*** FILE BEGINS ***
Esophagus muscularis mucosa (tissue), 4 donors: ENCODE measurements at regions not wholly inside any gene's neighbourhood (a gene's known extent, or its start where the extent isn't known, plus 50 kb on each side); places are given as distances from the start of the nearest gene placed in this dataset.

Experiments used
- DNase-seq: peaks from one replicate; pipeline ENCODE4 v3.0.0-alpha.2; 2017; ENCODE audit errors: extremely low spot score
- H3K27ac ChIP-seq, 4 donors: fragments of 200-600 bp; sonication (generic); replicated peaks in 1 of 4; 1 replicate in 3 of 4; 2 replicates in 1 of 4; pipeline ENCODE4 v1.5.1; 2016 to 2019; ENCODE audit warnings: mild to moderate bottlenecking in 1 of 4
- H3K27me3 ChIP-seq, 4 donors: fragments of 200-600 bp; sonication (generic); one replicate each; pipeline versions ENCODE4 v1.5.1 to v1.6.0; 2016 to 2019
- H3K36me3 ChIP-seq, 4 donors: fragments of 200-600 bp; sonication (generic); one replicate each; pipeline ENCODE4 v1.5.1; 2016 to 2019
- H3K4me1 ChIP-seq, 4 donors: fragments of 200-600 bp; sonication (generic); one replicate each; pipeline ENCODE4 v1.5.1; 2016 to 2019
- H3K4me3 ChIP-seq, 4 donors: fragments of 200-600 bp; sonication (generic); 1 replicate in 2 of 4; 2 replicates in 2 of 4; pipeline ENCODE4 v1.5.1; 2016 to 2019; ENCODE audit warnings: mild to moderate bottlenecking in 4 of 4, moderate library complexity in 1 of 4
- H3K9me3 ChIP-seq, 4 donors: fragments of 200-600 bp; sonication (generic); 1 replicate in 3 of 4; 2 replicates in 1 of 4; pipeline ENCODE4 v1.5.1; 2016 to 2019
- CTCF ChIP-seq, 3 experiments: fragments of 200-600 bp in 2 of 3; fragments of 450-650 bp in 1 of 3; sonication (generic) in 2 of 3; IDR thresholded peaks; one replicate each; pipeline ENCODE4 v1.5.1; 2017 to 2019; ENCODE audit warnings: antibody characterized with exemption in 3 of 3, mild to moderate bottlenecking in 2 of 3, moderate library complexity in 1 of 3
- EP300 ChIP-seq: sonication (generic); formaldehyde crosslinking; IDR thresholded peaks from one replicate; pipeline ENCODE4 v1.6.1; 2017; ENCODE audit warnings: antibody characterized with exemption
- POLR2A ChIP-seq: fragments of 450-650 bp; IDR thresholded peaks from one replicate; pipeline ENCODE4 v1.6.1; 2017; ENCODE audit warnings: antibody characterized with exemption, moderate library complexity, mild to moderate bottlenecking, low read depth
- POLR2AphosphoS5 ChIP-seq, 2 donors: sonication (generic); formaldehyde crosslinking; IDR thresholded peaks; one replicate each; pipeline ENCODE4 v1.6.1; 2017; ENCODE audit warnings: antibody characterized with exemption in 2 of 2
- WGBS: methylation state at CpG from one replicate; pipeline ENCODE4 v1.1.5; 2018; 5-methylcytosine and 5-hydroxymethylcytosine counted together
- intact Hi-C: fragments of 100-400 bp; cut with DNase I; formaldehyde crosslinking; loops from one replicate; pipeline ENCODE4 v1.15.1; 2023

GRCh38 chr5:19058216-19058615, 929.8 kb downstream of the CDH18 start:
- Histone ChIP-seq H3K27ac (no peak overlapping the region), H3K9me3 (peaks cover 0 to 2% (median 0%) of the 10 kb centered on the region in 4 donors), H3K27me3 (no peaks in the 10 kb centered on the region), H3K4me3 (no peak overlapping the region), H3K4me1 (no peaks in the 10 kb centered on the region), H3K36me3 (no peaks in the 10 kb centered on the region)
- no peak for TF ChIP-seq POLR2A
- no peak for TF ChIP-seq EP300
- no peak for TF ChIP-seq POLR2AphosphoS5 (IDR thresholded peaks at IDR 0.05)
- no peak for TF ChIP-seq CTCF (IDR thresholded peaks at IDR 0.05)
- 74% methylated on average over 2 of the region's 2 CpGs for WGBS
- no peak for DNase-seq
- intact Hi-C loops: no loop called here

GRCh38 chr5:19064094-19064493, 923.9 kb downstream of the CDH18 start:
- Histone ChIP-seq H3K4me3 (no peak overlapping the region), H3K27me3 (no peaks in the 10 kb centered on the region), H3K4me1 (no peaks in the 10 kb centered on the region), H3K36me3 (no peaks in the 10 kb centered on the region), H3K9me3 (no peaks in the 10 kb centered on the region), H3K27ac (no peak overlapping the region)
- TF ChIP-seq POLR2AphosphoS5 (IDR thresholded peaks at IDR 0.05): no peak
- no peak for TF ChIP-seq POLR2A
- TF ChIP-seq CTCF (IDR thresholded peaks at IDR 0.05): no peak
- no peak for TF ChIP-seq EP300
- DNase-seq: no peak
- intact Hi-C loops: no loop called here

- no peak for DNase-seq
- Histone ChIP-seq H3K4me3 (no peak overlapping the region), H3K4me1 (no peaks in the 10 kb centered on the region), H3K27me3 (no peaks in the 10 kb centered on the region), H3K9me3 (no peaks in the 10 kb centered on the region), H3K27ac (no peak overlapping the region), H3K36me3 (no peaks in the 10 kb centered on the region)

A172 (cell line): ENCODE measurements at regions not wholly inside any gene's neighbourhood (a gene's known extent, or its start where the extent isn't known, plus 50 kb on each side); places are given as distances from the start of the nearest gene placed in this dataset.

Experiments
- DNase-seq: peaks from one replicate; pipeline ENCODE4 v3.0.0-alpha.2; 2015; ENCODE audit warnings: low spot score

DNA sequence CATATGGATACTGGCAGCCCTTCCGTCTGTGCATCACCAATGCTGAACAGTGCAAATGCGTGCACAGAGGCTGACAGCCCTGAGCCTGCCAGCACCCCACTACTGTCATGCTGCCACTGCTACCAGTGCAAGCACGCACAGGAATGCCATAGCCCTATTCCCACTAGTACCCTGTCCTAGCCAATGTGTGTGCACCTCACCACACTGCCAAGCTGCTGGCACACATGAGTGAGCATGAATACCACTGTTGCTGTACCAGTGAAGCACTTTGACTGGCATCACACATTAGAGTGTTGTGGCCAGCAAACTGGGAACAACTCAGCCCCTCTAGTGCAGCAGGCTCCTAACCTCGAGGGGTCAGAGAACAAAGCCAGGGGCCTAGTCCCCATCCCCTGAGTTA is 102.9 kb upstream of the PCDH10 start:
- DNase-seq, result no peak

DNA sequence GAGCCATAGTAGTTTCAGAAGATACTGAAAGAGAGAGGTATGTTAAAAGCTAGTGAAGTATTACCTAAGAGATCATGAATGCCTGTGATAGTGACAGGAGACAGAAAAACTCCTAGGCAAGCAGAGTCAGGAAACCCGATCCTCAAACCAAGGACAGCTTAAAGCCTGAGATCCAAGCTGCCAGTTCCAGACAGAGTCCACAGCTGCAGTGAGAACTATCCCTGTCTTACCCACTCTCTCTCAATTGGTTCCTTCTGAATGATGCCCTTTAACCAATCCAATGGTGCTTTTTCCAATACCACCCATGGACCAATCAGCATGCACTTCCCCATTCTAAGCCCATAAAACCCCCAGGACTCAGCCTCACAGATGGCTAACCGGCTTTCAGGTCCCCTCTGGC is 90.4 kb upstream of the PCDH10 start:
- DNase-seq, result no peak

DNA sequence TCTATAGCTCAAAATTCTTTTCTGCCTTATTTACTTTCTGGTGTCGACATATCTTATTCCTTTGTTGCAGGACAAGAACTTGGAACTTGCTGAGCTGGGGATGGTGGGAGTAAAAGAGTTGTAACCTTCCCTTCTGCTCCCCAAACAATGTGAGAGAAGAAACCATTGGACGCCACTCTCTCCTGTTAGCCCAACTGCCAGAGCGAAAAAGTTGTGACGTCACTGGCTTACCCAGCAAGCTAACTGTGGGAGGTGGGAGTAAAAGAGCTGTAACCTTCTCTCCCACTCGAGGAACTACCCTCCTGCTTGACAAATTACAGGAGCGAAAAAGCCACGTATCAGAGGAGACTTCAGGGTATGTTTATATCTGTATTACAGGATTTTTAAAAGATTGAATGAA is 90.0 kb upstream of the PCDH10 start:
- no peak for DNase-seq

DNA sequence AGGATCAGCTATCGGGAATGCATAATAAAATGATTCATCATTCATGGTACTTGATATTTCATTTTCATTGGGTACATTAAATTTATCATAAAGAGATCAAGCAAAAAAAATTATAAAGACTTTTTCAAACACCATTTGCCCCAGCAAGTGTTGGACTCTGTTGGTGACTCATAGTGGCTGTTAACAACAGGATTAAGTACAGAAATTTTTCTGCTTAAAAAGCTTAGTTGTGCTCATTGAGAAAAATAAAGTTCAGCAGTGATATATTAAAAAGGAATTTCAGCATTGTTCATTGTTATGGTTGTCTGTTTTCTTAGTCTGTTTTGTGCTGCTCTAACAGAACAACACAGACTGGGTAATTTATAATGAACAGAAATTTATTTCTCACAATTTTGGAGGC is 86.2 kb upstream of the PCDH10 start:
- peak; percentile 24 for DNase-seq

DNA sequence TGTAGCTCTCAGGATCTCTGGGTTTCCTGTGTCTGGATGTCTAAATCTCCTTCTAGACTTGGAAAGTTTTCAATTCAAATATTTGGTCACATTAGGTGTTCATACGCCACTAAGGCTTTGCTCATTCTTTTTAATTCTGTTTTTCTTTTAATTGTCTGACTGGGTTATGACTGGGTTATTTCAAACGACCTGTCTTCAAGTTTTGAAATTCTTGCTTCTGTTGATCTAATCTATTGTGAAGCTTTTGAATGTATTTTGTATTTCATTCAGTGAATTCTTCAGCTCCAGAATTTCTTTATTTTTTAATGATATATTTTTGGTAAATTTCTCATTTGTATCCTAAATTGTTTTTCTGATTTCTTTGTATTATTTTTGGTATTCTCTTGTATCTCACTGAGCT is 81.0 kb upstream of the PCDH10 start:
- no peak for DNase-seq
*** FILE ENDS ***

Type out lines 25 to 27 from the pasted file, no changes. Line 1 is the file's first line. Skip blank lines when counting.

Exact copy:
GRCh38 chr5:19064094-19064493, 923.9 kb downstream of the CDH18 start:
- Histone ChIP-seq H3K4me3 (no peak overlapping the region), H3K27me3 (no peaks in the 10 kb centered on the region), H3K4me1 (no peaks in the 10 kb centered on the region), H3K36me3 (no peaks in the 10 kb centered on the region), H3K9me3 (no peaks in the 10 kb centered on the region), H3K27ac (no peak overlapping the region)
- TF ChIP-seq POLR2AphosphoS5 (IDR thresholded peaks at IDR 0.05): no peak